Bettex, was a Swiss security officer at Geneva airport during his professional life. In his free time he researched the Medieval Cathar tragedy. Bettex was in close contact with the Societé du Souvenir et des Etudes Cathares, the French Society of Cathar Research. His correspondence with Déodat Roché, the founder of the society, in whose former house in Arques it now has a museum, led him to a number of locations in and near mount Bugarach. Roché (who was related to the Dr. Roché that supplied Saunière with fake medical statements so he wouldn’t have to show up in court), stated that few had yet researched the mountain and felt it was time someone took up the glove. Bettex started his research aided by Lucienne Julien secretary of the society.
Starting point was the document mémoire sur la mythologie appliquée au Pech de Thauze (memory of the mythology of the Pech the Thauze, the old name for Bugarach). This document, beheld an overview of the legends and mythical writings about Bugarach from original 15th century sources. Many of the legends, like the story of , dealt with an underground entrance or cave system of some sort. Bettex decided to start looking for an entrance to the underground mythical world. In his notes he speaks of the tradition of a hidden opening, leading to a waterway with a quay. From this quay you would be able to travel deeper into the mountain.
Bettex never disclosed where exactly he did his research. Allegedly as a pretense to gather the necessary equipment he excavated the old castle of Bugarach. After his death, the floors of the castle in Bugarach were filled with rumble and sealed with concrete. He appears to have found cavities in the mountain in which he found graffiti of what he claimed was the Ark of the Covenant on a sled. Bettex made lifesize reproductions of these. The photographs and notes he made have survived. It was actually whispered that Bettex had located he Ark and had been called by the Israelian general Moshe Dayan who warned him for its powers. In his correspondence with Julien he claimed he would soon make a fabulous discovery. The only thing we know for fact is that he indicated to Julien that he thought that there was a connection between the inexplicable graffiti, the remains of a hearth and the beginning of a mining installation whose collapse had appeared to be done intentionally.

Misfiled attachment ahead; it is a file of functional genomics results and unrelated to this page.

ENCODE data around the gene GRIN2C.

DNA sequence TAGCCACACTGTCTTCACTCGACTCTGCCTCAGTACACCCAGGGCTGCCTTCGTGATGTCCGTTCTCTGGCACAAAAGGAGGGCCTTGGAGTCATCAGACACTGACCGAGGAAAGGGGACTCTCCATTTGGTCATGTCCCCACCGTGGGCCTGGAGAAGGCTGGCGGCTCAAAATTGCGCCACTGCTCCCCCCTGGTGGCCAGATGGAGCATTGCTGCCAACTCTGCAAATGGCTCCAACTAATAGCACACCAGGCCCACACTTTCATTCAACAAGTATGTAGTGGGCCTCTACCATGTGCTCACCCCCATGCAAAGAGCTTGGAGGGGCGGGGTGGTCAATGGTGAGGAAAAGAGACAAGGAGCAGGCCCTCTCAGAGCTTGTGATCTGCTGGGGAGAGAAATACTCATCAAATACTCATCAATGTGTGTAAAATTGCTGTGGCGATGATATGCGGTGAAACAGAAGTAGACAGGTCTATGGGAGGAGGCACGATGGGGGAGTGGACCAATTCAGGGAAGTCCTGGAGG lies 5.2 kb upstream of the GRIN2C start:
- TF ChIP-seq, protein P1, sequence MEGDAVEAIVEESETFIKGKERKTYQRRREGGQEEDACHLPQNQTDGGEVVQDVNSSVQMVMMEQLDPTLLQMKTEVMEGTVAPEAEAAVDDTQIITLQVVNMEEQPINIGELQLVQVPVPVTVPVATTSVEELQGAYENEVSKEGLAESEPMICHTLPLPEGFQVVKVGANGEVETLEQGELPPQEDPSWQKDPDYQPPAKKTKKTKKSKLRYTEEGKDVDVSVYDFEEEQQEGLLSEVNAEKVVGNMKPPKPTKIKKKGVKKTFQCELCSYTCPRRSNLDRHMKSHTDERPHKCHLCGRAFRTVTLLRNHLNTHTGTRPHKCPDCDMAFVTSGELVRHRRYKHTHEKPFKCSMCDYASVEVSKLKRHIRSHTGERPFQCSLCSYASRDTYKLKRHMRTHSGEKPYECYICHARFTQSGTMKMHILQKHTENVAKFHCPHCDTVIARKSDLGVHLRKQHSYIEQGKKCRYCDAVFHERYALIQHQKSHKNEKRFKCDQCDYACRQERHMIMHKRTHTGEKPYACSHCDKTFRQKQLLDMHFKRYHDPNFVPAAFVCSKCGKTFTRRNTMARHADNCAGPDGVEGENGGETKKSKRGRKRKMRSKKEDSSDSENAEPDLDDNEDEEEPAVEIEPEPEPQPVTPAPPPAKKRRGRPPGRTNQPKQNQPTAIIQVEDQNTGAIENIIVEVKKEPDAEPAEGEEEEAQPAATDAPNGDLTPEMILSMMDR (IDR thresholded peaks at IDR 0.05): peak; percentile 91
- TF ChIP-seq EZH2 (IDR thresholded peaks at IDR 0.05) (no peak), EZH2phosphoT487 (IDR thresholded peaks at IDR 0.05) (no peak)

In 1988 Bettex, who was normally a calm and composed man, was all excited and told Lucienne he was almost at the end of his search. At most, four or five days separated him from the final goal. He told he’d be back within a week, carrying part of a treasure. He told her “You will be immensely rich!”.
Three days later he was found dead inside or close to the mountain. It is unknow where exactly he was found or what the cause was. Some say he died in a collapsed gallery in the mountain, others say he managed to crawl back to the village where he died of a heart attack. There is one story that says someone found his dehydrated body near the mountain. Another one claims he returned to Switzerland where he died peacefully a few years later.
One of the more bizarre claims about the mountain is that during a volcanic eruption, the mountain exploded and landed upside down. This is the mythical explanation for the situation where the rocks on the bottom of the mountain are younger than those above. In contrast, geologists recognize the phenomenon as a classic indicator of a thrust fault – a place where horizontal compression of the crust, during mountain building, thrust a sheet of rock up and over younger strata.
Bugarach is an interesting place both geologically and historically, and a place to escape from the modern world. Just don’t expect to find peace and quiet there over the next few months.